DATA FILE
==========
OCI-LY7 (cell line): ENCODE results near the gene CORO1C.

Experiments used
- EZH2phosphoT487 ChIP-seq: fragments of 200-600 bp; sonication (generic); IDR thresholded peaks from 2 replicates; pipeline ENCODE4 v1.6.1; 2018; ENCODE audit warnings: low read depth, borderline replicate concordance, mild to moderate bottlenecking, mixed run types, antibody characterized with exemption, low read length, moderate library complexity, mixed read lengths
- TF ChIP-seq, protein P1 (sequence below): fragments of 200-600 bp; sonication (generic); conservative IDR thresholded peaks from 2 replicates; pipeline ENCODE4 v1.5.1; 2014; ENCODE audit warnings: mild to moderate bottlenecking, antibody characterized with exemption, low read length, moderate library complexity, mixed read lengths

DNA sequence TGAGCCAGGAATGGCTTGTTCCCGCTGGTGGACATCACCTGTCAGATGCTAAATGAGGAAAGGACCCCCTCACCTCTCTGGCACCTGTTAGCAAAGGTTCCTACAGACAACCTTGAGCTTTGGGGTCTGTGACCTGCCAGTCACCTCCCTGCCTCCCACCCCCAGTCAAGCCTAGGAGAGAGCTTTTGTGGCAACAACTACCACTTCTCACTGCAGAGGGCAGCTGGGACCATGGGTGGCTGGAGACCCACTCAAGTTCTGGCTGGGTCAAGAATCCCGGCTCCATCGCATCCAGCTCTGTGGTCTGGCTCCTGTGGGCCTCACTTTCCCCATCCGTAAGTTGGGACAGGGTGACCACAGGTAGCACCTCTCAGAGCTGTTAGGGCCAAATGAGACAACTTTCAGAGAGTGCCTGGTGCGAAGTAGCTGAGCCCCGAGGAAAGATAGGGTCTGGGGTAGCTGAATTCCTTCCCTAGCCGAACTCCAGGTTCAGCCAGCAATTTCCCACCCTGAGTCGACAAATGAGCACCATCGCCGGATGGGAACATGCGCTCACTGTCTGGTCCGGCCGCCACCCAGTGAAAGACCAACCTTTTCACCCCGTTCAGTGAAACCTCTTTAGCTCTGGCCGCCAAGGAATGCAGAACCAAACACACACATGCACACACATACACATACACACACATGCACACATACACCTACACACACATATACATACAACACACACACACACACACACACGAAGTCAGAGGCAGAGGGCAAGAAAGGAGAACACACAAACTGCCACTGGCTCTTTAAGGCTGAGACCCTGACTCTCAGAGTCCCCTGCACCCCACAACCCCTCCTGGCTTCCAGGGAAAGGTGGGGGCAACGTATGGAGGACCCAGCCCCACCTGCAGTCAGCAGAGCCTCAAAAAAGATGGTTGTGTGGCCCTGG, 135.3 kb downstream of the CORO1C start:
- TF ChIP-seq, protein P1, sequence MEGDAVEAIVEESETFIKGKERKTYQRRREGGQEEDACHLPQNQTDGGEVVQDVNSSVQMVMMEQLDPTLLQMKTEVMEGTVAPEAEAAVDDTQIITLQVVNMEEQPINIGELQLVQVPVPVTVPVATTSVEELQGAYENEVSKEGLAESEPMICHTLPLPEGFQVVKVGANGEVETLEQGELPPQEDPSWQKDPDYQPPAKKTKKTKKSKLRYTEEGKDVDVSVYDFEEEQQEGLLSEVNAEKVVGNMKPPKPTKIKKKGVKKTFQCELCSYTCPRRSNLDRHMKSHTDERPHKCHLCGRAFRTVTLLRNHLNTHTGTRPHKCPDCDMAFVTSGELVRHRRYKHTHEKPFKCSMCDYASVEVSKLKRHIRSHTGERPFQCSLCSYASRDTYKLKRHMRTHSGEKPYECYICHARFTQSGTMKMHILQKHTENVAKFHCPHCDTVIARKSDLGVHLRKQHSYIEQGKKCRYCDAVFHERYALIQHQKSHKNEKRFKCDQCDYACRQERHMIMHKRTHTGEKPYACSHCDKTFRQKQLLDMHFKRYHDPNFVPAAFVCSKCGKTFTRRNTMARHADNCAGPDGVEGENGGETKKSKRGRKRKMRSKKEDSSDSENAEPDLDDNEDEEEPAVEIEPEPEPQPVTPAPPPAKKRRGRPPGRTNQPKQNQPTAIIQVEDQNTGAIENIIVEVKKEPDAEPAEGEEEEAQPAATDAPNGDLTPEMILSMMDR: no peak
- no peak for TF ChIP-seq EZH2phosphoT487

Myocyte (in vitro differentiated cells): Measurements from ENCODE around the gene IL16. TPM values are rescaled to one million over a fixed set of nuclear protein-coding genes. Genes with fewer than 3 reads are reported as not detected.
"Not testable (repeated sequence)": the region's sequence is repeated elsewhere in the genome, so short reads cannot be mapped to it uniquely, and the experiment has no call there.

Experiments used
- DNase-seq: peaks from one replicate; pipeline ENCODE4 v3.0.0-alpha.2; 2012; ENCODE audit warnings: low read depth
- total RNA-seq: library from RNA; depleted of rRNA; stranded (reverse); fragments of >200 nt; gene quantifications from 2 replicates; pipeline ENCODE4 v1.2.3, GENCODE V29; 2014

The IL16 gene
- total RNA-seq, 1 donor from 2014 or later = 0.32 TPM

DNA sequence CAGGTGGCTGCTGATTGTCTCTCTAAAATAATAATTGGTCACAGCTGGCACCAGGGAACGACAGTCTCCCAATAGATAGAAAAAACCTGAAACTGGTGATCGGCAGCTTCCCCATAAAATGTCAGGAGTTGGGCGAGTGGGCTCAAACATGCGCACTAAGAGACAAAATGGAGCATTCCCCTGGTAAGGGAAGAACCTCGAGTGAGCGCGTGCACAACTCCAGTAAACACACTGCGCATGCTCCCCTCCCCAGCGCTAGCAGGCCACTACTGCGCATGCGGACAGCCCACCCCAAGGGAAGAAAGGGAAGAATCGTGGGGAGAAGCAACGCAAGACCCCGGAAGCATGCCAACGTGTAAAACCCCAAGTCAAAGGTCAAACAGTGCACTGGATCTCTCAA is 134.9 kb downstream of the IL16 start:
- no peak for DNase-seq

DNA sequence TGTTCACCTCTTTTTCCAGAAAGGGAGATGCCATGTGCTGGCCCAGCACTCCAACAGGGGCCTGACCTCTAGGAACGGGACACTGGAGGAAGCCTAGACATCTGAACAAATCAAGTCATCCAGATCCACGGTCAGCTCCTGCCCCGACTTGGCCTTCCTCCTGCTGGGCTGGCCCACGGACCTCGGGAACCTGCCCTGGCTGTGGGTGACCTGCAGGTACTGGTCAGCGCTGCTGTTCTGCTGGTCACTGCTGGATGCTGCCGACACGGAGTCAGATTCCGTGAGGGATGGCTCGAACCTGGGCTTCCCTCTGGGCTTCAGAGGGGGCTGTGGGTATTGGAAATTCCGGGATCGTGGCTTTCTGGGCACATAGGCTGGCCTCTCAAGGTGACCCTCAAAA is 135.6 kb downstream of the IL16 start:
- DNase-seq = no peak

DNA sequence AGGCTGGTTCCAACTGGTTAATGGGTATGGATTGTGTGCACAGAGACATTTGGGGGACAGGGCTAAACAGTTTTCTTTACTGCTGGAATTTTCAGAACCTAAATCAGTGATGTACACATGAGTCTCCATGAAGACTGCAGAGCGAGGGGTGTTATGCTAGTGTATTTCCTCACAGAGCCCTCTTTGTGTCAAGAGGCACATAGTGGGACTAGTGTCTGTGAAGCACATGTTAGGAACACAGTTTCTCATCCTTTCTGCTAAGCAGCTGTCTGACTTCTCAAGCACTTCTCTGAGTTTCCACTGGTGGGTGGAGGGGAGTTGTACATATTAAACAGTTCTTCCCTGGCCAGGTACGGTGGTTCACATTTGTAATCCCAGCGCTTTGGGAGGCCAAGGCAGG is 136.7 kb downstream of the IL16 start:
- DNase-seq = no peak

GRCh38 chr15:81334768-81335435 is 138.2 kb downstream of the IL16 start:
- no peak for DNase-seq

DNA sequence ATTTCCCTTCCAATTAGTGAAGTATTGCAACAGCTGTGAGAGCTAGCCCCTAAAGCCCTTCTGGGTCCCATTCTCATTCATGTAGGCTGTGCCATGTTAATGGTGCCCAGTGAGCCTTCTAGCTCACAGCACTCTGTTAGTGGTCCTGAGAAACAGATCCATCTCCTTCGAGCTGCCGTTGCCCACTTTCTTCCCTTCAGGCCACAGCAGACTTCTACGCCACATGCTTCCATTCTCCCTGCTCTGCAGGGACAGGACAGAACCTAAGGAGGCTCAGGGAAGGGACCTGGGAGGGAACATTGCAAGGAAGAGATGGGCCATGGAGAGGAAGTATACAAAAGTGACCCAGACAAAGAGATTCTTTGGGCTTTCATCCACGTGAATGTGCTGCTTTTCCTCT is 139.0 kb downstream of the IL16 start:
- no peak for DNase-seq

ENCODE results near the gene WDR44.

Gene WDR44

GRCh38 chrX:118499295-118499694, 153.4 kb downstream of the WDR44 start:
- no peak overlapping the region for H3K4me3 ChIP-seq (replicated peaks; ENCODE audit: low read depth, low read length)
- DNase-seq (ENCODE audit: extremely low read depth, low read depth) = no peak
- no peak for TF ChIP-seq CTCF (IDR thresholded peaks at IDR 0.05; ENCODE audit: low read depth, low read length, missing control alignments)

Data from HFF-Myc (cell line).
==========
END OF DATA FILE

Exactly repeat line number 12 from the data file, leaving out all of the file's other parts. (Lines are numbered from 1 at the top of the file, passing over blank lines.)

- total RNA-seq: library from RNA; depleted of rRNA; stranded (reverse); fragments of >200 nt; gene quantifications from 2 replicates; pipeline ENCODE4 v1.2.3, GENCODE V29; 2014